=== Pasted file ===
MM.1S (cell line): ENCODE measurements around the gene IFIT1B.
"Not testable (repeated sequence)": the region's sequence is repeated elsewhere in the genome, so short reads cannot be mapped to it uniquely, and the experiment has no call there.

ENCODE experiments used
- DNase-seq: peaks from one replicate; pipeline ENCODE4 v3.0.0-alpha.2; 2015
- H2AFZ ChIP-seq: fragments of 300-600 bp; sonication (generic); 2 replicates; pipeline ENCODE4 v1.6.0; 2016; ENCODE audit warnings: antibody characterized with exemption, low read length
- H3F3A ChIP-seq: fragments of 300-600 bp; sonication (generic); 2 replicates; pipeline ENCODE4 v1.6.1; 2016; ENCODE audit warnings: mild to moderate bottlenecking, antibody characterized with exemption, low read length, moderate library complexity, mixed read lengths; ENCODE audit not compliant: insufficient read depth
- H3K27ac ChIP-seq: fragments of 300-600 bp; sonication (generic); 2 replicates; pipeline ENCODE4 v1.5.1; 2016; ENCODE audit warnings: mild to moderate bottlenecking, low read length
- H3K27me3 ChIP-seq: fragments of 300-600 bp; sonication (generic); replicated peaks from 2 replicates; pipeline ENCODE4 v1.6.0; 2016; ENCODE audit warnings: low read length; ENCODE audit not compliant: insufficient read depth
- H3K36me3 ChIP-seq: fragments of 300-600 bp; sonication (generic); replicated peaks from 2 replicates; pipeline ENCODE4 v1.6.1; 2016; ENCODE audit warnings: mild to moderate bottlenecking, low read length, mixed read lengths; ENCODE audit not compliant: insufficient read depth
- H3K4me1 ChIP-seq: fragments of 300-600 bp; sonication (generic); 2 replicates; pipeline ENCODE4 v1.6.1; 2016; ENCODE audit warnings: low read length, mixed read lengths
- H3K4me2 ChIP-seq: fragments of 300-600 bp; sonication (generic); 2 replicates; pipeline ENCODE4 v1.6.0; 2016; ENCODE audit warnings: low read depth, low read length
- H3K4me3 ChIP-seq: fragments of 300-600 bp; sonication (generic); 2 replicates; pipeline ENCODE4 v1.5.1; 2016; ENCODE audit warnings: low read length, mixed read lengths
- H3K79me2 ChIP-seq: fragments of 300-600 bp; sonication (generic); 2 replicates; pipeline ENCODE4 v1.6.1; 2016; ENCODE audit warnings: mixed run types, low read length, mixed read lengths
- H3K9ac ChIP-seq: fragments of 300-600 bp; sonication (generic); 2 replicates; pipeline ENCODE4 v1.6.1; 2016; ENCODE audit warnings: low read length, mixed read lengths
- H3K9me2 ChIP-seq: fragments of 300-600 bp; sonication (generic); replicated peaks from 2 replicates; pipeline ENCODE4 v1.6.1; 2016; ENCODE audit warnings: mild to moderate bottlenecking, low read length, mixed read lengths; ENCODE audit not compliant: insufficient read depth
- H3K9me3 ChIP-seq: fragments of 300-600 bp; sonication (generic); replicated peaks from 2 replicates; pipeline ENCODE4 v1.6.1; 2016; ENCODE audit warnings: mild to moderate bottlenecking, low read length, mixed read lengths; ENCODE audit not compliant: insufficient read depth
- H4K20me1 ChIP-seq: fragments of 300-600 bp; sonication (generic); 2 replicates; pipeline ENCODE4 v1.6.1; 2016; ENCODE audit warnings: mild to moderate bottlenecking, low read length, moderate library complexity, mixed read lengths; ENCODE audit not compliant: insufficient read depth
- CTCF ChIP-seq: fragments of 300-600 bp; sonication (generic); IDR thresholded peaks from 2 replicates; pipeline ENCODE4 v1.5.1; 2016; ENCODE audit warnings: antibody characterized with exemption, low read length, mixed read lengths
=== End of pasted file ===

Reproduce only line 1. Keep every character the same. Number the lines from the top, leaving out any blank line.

MM.1S (cell line): ENCODE measurements around the gene IFIT1B.